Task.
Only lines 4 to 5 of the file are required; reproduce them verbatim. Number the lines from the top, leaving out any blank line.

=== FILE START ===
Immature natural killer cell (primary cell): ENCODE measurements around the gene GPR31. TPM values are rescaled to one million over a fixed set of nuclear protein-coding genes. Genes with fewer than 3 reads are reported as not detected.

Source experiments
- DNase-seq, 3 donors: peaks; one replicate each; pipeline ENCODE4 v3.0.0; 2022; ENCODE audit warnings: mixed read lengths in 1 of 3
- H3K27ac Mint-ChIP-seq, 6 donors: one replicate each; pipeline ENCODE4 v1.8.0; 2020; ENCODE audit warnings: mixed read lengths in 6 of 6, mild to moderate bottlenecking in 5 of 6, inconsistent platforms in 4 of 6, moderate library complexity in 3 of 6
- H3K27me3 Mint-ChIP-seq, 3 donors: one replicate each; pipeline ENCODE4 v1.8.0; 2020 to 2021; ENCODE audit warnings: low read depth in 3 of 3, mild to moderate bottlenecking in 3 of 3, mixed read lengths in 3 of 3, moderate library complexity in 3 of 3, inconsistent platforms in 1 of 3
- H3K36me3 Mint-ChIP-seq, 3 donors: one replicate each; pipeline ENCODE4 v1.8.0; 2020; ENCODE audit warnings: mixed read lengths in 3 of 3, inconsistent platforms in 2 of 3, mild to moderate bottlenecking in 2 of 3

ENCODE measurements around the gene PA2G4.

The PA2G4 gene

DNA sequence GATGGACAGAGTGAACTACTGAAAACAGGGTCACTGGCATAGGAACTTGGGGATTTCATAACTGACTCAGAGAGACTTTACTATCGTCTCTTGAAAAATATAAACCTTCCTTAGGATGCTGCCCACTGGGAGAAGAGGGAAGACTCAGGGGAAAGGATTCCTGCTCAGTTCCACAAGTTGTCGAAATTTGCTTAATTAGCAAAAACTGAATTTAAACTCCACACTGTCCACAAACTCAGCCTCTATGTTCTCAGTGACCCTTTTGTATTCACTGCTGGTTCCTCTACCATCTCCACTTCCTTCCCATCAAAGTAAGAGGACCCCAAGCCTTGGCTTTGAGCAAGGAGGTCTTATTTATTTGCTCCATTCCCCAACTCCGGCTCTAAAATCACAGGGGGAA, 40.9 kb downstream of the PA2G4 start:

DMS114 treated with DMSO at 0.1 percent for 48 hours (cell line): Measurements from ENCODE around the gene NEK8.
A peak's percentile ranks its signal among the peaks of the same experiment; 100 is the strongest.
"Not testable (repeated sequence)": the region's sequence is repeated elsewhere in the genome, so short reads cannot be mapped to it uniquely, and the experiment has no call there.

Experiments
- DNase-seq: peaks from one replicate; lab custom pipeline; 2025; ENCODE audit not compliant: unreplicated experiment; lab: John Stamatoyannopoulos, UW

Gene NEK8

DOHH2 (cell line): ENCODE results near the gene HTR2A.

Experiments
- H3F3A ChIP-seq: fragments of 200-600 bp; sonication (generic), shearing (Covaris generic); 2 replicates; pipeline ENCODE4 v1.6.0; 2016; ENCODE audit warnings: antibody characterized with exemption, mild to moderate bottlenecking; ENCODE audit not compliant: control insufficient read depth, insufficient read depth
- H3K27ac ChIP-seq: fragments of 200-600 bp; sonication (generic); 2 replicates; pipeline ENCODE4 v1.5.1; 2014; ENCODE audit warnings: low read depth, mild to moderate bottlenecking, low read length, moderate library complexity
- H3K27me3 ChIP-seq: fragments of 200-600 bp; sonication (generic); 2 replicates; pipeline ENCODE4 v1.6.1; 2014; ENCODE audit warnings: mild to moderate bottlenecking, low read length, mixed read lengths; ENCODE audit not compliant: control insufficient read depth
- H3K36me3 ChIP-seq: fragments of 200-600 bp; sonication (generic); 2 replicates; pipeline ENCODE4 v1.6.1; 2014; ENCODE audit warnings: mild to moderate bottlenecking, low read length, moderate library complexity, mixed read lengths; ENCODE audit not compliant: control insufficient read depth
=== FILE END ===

- H3K27ac Mint-ChIP-seq, 6 donors: one replicate each; pipeline ENCODE4 v1.8.0; 2020; ENCODE audit warnings: mixed read lengths in 6 of 6, mild to moderate bottlenecking in 5 of 6, inconsistent platforms in 4 of 6, moderate library complexity in 3 of 6
- H3K27me3 Mint-ChIP-seq, 3 donors: one replicate each; pipeline ENCODE4 v1.8.0; 2020 to 2021; ENCODE audit warnings: low read depth in 3 of 3, mild to moderate bottlenecking in 3 of 3, mixed read lengths in 3 of 3, moderate library complexity in 3 of 3, inconsistent platforms in 1 of 3